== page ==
Previous month:
February 2011
Next month:
April 2011

March 2011

The Extreme Remedy

It does not suffice to endure suffering in order to acquire experience. This demands reflection about oneself and the essential conditions of requires the tranquilizing of the soul in God; it takes love, without which suffering embitters and confuses the soul instead of enlightening it.

Suffering is an extreme remedy which either cures the evil or makes it worse, which strengthens or kills. Both the physician's prescription and his attendance are necessary. "Unhappy is he," says Saint Bernard, "who carries the cross of Jesus but who is not with Jesus."

We console a person by sympathizing with his grief; but especially by showing him its beauty.

—Father Antonin Gilbert Sertillanges, O.P.

I thought seriously about whether to include that last line. I don't know how one could possibly say to a suffering person that his suffering is beautiful. Nevertheless, the idea is, if not an explicit part of the Christian faith, certainly a clear implication of it. So many people are embittered by suffering because they can see no purpose in it.

(From Magnificat)

Yoctometers to Yottameters

Don't recognize the words? Neither did I. Find out what they mean here: an extremely cool animation showing the relative sizes of physical things from very smallest (if quantum foam can be called a physical thing) to very largest .  They're grouped by size, not by distance and position relative to each other--I started at the galactic scale and was confused by that at first.

Seeking After a Sign

You know what Jesus said about that: "A wicked and adulterous generation seeketh after a sign." Well, I hate to put myself in that group, and I don't often ask God for signs, but there are times when I could really use some clear direction.

For most of the past week I've been wrestling with a difficult ethical question (too private to discuss here). I think I'm probably at least no worse than most people in having a genuine desire and intention to do the right thing (having the strength to do it is another question, of course). But sometimes it's really hard to know what the right thing is. In this case neither option is plainly wrong--that is, I'm not trying to decide whether or not to lie or steal or commit adultery or kill someone. But either choice is going to be painful for someone else, and that's a situation I really hate to be in.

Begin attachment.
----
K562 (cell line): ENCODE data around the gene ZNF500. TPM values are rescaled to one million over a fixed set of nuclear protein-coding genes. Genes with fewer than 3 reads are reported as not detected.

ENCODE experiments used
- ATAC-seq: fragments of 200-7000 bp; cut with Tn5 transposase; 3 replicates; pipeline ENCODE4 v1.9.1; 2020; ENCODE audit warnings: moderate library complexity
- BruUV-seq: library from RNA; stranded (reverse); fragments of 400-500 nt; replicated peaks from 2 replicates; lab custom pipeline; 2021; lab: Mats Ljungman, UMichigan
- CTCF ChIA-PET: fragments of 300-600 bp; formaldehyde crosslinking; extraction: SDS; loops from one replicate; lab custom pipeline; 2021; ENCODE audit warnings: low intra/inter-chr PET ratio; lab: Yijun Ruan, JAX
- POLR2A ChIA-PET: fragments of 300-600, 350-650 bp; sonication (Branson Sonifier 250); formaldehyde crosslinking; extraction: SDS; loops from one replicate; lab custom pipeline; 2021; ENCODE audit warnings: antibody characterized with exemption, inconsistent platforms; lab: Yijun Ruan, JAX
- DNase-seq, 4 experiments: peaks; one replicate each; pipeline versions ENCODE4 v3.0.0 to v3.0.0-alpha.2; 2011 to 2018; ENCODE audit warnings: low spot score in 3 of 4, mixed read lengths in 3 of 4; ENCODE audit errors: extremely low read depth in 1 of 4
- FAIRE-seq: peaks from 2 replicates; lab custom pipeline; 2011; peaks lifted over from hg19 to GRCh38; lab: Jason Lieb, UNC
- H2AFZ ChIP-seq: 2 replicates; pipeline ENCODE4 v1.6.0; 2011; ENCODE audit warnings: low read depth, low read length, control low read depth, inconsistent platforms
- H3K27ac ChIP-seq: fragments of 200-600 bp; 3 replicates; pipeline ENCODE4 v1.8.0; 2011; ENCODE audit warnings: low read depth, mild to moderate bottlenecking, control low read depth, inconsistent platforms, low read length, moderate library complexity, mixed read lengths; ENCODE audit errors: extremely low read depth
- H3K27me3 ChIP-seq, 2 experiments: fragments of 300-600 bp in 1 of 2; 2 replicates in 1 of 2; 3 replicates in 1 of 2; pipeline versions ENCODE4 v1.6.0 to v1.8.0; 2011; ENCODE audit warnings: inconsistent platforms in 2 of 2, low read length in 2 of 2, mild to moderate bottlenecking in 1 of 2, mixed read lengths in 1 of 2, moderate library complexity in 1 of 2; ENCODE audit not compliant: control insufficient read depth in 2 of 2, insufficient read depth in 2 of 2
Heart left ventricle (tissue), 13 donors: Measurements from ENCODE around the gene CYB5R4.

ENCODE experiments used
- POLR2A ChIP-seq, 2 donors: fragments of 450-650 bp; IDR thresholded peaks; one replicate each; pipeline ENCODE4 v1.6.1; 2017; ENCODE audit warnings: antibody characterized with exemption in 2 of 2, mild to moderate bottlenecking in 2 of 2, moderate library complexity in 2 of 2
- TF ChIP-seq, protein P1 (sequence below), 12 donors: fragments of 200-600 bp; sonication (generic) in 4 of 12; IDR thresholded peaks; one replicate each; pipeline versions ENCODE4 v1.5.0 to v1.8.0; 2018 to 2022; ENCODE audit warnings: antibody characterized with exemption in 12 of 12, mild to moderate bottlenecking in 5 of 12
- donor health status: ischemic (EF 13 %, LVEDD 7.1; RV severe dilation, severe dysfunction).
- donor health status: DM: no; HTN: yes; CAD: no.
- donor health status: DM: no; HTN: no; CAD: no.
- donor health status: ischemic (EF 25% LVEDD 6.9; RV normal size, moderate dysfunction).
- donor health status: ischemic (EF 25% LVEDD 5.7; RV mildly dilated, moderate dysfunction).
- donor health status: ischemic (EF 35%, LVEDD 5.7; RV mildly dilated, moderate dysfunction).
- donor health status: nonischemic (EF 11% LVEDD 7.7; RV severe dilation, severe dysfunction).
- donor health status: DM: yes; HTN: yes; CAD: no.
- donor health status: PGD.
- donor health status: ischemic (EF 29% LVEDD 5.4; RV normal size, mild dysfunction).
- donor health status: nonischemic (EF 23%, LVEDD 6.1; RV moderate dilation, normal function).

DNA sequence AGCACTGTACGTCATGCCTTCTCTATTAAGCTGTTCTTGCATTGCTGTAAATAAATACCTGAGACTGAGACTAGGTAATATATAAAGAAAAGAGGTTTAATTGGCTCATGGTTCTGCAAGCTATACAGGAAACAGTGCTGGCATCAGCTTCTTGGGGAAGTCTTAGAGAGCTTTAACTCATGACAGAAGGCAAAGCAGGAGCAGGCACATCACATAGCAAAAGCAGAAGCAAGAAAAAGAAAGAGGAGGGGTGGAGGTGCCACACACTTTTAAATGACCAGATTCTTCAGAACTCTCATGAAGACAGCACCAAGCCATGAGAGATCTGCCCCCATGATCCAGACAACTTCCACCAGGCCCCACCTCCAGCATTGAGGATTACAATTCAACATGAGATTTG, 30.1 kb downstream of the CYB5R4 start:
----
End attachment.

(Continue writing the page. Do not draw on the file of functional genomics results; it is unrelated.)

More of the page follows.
Perhaps I have a worse time than some people with this sort of thing, because I seem to have a greater-than-usual capacity for seeing all sides of a situation, which is sometimes a good thing, but sometimes just causes a paralysis of indecision and ambivalence.  

I don't think I've ever been in this sort of situation and had any clear indication from God of what I should do. Perhaps I'll see one day that the answer was actually clear, and I was being taught to see it. Or perhaps the point is to force me to exercise my judgment, which at age 62 ought to be fairly mature. Whatever, Lord--but it's not helping me much right now.

I seem to be at the other extreme from those people who see signs of God's direction in every little decision.  Ambivalent as ever, I don't know whether to be skeptical or envious of them.

Well, of course, I'm not supposed to be envious. Ok, I'm happy for them.